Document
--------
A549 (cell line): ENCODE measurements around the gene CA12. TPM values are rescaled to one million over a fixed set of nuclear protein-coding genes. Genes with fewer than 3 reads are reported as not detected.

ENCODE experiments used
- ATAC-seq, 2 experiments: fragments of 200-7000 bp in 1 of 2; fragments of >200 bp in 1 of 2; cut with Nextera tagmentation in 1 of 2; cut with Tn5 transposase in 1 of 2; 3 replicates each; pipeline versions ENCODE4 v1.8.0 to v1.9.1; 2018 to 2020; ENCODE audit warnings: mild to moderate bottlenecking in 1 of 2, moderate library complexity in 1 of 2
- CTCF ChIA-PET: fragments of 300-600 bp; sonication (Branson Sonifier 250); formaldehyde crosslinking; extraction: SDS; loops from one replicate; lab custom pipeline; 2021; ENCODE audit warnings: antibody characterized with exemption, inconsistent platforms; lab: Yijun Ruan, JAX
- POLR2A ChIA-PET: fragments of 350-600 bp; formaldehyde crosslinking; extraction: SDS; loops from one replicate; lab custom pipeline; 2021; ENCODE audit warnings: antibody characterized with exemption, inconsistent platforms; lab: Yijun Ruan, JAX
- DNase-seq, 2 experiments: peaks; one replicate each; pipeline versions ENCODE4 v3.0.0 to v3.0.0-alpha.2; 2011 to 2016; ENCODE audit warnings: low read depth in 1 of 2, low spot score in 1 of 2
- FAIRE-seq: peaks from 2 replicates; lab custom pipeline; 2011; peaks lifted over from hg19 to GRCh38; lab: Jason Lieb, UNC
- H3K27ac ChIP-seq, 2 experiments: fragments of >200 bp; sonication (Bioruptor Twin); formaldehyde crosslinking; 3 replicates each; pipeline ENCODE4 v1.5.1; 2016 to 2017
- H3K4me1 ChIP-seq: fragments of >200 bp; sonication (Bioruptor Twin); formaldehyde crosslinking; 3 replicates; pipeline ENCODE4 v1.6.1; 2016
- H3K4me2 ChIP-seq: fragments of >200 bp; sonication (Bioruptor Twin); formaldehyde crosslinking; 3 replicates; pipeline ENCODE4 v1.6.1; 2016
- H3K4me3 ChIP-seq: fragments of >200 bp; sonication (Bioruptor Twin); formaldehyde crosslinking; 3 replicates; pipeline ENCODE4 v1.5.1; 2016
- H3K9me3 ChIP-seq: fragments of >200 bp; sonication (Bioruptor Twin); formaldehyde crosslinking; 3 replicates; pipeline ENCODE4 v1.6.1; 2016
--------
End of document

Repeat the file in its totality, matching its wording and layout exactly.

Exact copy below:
A549 (cell line): ENCODE measurements around the gene CA12. TPM values are rescaled to one million over a fixed set of nuclear protein-coding genes. Genes with fewer than 3 reads are reported as not detected.

ENCODE experiments used
- ATAC-seq, 2 experiments: fragments of 200-7000 bp in 1 of 2; fragments of >200 bp in 1 of 2; cut with Nextera tagmentation in 1 of 2; cut with Tn5 transposase in 1 of 2; 3 replicates each; pipeline versions ENCODE4 v1.8.0 to v1.9.1; 2018 to 2020; ENCODE audit warnings: mild to moderate bottlenecking in 1 of 2, moderate library complexity in 1 of 2
- CTCF ChIA-PET: fragments of 300-600 bp; sonication (Branson Sonifier 250); formaldehyde crosslinking; extraction: SDS; loops from one replicate; lab custom pipeline; 2021; ENCODE audit warnings: antibody characterized with exemption, inconsistent platforms; lab: Yijun Ruan, JAX
- POLR2A ChIA-PET: fragments of 350-600 bp; formaldehyde crosslinking; extraction: SDS; loops from one replicate; lab custom pipeline; 2021; ENCODE audit warnings: antibody characterized with exemption, inconsistent platforms; lab: Yijun Ruan, JAX
- DNase-seq, 2 experiments: peaks; one replicate each; pipeline versions ENCODE4 v3.0.0 to v3.0.0-alpha.2; 2011 to 2016; ENCODE audit warnings: low read depth in 1 of 2, low spot score in 1 of 2
- FAIRE-seq: peaks from 2 replicates; lab custom pipeline; 2011; peaks lifted over from hg19 to GRCh38; lab: Jason Lieb, UNC
- H3K27ac ChIP-seq, 2 experiments: fragments of >200 bp; sonication (Bioruptor Twin); formaldehyde crosslinking; 3 replicates each; pipeline ENCODE4 v1.5.1; 2016 to 2017
- H3K4me1 ChIP-seq: fragments of >200 bp; sonication (Bioruptor Twin); formaldehyde crosslinking; 3 replicates; pipeline ENCODE4 v1.6.1; 2016
- H3K4me2 ChIP-seq: fragments of >200 bp; sonication (Bioruptor Twin); formaldehyde crosslinking; 3 replicates; pipeline ENCODE4 v1.6.1; 2016
- H3K4me3 ChIP-seq: fragments of >200 bp; sonication (Bioruptor Twin); formaldehyde crosslinking; 3 replicates; pipeline ENCODE4 v1.5.1; 2016
- H3K9me3 ChIP-seq: fragments of >200 bp; sonication (Bioruptor Twin); formaldehyde crosslinking; 3 replicates; pipeline ENCODE4 v1.6.1; 2016